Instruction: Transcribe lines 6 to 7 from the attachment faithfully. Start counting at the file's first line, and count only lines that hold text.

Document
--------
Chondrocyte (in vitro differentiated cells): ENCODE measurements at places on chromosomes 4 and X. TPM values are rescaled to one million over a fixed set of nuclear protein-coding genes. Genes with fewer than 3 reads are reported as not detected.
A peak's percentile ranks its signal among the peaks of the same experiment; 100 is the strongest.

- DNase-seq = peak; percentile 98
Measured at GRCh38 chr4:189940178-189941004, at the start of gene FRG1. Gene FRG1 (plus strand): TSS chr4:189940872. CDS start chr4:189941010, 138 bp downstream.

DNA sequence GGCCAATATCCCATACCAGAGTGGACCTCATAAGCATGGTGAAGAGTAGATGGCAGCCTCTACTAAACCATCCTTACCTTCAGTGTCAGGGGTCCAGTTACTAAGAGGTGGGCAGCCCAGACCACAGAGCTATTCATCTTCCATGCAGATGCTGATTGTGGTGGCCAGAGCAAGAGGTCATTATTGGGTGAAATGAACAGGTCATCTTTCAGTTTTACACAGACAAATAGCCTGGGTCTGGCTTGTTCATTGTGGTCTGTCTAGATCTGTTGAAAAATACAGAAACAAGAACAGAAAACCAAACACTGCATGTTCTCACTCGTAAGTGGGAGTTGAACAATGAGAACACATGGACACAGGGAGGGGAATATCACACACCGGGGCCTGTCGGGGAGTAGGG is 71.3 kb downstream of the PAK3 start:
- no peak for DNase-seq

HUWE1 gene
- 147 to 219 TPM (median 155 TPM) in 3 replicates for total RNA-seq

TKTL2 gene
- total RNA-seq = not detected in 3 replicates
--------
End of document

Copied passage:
- no peak for DNase-seq

HUWE1 gene